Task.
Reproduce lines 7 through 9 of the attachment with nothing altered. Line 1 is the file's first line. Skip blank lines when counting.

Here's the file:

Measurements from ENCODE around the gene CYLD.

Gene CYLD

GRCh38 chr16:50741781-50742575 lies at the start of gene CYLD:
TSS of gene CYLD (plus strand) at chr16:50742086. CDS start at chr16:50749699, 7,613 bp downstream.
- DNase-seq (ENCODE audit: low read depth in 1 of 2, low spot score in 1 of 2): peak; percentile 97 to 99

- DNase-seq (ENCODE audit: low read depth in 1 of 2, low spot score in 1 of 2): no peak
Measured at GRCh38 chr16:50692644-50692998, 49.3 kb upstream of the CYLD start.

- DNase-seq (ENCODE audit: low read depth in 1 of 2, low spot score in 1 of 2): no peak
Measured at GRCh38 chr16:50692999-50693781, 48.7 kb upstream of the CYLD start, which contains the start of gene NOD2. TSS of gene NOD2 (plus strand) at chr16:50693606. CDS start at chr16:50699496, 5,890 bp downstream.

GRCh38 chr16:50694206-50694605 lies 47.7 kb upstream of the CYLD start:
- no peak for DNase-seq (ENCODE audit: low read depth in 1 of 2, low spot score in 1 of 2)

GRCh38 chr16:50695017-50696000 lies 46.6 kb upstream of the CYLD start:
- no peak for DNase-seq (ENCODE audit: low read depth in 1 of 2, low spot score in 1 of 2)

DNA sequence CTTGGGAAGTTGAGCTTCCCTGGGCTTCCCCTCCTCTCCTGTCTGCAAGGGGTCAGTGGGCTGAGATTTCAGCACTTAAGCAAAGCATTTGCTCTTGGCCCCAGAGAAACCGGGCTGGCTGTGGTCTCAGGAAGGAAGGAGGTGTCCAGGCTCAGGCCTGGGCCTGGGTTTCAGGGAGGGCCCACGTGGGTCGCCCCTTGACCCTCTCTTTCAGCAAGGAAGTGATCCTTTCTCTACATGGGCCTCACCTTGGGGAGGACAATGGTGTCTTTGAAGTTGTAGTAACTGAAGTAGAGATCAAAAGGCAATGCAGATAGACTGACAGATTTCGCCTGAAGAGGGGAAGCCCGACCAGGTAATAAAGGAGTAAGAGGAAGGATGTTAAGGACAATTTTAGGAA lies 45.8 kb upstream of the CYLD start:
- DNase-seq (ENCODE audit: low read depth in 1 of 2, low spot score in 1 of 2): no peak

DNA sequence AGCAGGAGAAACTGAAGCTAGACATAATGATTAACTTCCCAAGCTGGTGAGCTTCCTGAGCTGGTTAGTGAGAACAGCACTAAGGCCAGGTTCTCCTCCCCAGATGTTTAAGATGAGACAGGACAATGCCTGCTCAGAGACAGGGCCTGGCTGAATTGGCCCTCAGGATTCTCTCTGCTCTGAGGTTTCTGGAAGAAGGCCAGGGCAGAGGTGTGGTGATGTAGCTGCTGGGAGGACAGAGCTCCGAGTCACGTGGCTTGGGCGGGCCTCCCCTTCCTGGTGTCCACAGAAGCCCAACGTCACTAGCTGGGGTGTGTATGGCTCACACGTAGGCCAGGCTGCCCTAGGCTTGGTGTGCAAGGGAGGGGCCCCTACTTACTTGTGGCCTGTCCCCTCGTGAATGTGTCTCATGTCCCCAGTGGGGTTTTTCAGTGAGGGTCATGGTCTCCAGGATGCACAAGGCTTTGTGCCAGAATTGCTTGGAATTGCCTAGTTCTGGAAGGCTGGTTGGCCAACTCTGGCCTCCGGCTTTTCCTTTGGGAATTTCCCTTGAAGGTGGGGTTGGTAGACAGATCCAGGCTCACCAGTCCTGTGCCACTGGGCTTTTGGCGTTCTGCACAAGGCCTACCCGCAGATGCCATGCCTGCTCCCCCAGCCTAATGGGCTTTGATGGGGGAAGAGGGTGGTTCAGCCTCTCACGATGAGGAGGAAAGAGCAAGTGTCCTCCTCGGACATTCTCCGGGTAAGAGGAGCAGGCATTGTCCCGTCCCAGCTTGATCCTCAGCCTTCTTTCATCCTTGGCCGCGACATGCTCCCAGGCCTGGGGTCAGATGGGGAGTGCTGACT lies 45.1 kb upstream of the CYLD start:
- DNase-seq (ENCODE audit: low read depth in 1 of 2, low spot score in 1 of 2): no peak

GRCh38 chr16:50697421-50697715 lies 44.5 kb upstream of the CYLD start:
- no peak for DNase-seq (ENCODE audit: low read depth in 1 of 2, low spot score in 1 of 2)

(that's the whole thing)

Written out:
Measured at GRCh38 chr16:50692644-50692998, 49.3 kb upstream of the CYLD start.

- DNase-seq (ENCODE audit: low read depth in 1 of 2, low spot score in 1 of 2): no peak
Measured at GRCh38 chr16:50692999-50693781, 48.7 kb upstream of the CYLD start, which contains the start of gene NOD2. TSS of gene NOD2 (plus strand) at chr16:50693606. CDS start at chr16:50699496, 5,890 bp downstream.